Graphics chip-maker Nvidia has announced to add liquid cooling in its GPUs for more sustainable and efficient computing experience for its data centre customers.
The company announced at the 'Computex 2022' event late on Monday that it's introducing a liquid-cooled version of its A100 graphics card that will consume 30 per cent less power than the air-cooled version.
Born in the mainframe era, liquid cooling is maturing in the age of AI.
It's now widely used inside the world's fastest supercomputers in a modern form called direct-chip cooling.
"Liquid cooling is the next step in accelerated computing for NVIDIA GPUs that already deliver up to 20x better energy efficiency on AI inference and high performance computing jobs than CPUs," the company said in a statement.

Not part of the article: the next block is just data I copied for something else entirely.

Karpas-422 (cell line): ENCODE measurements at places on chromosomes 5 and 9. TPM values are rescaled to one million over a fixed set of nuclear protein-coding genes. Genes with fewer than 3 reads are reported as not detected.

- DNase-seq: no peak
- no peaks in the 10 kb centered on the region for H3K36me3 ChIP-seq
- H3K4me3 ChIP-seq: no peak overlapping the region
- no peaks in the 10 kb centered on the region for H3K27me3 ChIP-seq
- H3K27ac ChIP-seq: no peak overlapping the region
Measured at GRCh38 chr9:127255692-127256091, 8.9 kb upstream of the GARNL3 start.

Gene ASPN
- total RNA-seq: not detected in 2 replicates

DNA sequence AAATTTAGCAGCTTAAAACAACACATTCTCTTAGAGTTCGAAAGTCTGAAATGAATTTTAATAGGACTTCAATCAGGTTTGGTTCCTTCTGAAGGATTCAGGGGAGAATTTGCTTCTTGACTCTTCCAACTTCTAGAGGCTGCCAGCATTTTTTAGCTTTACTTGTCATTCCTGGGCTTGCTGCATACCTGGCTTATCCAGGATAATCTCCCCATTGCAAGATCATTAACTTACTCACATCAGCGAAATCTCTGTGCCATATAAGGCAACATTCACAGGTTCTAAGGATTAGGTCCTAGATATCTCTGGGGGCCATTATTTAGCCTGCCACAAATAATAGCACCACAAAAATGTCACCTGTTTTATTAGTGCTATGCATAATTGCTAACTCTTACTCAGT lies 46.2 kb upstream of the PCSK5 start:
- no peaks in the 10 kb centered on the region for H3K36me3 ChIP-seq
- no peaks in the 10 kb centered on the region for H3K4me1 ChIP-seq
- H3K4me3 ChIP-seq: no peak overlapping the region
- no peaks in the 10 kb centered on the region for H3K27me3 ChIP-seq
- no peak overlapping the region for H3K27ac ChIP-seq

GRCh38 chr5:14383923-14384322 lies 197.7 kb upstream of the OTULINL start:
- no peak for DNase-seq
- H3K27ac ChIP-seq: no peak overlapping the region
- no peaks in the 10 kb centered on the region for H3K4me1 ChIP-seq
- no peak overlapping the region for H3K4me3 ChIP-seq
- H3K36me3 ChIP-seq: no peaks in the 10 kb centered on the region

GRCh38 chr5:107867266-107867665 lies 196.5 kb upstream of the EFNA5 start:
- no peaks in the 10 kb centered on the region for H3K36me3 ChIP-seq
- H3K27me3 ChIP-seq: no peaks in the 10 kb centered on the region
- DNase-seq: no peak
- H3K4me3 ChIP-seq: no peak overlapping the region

The operators aim to eliminate chillers that evaporate millions of gallons a water a year to cool the air inside data centres.
Liquid cooling promises systems that recycle small amounts of fluids in closed systems focused on key hot spots.
"Liquid-cooled data centres can pack twice as much computing into the same space, too. That's because the A100 GPUs use just one PCIe slot; air-cooled A100 GPUs fill two," said the company.
At least a dozen system makers plan to incorporate these GPUs into their offerings later this year, including ASUS, Foxconn Industrial Internet, GIGABYTE, H3C, Inspur, Inventec, Nettrix, QCT, Supermicro, Wiwynn and xFusion.
The technology is not limited to data centres, said Nvidia, and cars and other systems need it to cool high-performance systems embedded inside confined spaces.
For fast adoption, today's liquid-cooled GPUs deliver the same performance for less energy.
In the future, Nvidia expects these cards will provide an option of getting more performance for the same energy.